Most teams underperform. Yours can beat the odds.

If you read nothing else on building better teams, read these 10 articles. We’ve combed through hundreds of articles in the Harvard Business Review archive and selected the most important ones to help you assemble and steer teams that get results.

Leading experts such as Jon Katzenbach, Teresa Amabile, and Tamara Erickson provide the insights and advice you need to:

  • Boost team performance through mutual accountability
  • Motivate large, diverse groups to tackle complex projects
  • Increase your teams’ emotional intelligence
  • Prevent decision deadlock
  • Extract results from a bunch of touchy superstars
  • Fight constructively with top-management colleagues

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  • Harvard Business Review Press

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This article has 3 comments

  1. Anonymous

    A review of HBR’s 10 Must Reads on Teams HBR’s 10 Must Reads on Teams gives the team leader a quick place to find down-to-earth articles containing much needed research into how teams operate, should be constructed and how they can be made more efficient. While I enjoyed reading the articles in the book, I was deeply interested in the first one, which I believe should catch the imagination of any technical-minded leader, “The New Science of Building Great Teams”. Starting the book of with such a well-written and researched article…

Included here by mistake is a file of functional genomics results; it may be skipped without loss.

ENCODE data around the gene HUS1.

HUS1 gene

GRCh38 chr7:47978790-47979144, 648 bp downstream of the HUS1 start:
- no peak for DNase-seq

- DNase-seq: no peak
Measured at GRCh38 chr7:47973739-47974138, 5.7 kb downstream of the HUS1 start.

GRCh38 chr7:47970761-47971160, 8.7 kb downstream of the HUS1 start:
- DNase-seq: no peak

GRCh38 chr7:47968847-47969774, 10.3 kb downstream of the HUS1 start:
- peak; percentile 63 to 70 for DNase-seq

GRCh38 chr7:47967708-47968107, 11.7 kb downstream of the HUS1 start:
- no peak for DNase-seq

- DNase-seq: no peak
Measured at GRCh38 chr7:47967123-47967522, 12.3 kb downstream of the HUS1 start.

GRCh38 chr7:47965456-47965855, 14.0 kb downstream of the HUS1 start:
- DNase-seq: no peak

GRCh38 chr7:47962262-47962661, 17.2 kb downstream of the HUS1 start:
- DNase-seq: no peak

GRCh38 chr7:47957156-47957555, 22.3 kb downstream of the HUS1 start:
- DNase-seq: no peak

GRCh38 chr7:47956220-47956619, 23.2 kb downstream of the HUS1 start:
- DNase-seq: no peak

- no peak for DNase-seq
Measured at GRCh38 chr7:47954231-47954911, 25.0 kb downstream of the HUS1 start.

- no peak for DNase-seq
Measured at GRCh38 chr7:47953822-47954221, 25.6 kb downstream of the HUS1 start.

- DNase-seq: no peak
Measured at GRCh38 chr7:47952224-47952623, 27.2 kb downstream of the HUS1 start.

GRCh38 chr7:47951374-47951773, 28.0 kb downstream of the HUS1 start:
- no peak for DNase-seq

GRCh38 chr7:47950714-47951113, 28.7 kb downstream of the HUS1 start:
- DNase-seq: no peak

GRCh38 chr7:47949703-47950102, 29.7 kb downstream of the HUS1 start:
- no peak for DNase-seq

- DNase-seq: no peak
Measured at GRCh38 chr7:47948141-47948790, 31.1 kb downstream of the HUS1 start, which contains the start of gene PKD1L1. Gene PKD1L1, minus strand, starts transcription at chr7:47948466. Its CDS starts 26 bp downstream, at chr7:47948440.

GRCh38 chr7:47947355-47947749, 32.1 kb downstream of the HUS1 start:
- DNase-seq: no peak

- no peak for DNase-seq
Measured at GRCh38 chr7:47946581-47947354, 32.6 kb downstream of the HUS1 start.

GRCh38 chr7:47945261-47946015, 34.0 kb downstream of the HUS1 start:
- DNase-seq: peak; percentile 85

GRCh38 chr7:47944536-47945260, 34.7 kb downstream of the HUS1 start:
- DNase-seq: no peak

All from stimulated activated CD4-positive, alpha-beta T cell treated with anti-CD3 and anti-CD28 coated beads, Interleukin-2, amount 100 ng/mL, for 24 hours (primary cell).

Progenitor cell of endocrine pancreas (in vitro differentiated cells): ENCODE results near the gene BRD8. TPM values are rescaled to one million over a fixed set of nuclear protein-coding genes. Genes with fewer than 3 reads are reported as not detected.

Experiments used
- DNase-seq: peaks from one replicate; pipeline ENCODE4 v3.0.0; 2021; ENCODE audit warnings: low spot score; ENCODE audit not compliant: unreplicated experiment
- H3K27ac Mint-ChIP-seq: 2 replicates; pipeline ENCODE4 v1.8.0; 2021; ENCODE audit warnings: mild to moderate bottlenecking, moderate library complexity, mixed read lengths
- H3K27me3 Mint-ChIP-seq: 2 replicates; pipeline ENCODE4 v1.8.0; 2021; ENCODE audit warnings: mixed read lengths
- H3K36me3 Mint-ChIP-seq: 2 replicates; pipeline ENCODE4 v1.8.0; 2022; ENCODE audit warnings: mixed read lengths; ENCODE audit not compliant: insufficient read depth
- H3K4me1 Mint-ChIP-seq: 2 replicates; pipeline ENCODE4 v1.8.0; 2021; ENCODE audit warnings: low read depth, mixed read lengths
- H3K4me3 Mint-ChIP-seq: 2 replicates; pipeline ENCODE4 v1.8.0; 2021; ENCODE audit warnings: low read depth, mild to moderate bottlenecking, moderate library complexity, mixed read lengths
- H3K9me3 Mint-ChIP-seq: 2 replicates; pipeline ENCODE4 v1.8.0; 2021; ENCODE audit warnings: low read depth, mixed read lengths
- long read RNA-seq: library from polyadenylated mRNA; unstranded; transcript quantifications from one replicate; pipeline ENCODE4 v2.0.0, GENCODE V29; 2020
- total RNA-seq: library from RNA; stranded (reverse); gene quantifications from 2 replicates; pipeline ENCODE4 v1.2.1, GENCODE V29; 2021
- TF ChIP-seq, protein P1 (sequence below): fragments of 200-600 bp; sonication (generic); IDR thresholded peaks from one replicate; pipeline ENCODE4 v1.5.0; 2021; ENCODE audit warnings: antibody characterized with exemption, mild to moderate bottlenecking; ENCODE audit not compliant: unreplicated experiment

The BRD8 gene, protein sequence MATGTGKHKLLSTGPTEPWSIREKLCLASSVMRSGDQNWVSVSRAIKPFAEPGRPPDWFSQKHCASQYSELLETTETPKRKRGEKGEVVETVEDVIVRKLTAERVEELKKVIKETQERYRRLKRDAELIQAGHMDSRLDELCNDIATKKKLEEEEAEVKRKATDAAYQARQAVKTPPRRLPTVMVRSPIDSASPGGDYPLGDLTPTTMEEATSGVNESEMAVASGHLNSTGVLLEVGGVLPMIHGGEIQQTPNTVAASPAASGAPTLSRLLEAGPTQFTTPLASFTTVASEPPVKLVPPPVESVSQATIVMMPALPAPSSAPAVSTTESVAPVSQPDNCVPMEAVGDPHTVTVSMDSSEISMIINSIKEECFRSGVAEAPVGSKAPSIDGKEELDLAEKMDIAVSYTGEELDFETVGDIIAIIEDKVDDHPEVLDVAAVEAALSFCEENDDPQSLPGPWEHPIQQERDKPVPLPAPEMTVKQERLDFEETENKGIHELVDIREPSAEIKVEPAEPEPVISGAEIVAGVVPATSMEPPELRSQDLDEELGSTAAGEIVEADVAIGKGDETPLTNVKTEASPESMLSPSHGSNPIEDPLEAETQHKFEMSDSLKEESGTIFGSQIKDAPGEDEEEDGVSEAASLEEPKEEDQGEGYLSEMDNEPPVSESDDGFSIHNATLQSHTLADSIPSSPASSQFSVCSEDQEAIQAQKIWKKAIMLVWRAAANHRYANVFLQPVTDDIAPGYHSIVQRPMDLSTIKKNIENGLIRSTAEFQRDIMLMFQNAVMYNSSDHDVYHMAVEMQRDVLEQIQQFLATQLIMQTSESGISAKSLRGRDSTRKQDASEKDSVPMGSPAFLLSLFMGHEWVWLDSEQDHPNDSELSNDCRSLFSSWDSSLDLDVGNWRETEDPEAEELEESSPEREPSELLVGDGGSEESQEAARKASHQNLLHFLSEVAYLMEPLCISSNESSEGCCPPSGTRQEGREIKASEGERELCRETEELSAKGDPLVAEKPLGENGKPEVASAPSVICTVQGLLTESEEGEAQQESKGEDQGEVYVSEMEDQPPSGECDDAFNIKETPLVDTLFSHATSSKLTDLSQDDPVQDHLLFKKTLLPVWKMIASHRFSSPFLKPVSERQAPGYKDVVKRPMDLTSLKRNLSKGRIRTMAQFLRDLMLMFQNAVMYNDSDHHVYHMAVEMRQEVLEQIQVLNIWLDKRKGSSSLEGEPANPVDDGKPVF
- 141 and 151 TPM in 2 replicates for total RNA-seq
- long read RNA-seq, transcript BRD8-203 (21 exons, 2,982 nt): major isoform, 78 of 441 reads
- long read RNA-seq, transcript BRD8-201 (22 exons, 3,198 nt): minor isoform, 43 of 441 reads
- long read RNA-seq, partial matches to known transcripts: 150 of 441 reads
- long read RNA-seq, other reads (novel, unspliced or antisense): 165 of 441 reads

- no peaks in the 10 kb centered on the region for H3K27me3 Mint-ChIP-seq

2. Anonymous

    Avoiding Dictator Syndrome: The Paradox of Circular Logic in TeamsIn HBR’s 10 Must Reads On Teams (2013), I have found Frisch’s (2008) article, When Teams Can’t Decide, to be my favorite and most applicable to my current career season. In my career, I’m considered one of three core discipline leads, whose work impacts the other in a circular fashion. When having team meetings to discuss creating new features, each lead, representing the expertise of their team’s function, weighs in on the…

  3. Anonymous

    I found the article, Eight Ways to Build Collaborative Teams (Gratton & Erickson, 2007), to be my favorite out of HBR’S 10 Must Reads (2013). Building a team that knows how to work together is a tremendous benefit in today’s growing business culture. The article proposes that “the qualities required for success are the same qualities that undermine success” (Gratton & Erickson, 2007, p. 56). These qualities for building collaborative teams are being large, virtual participation, diversity…

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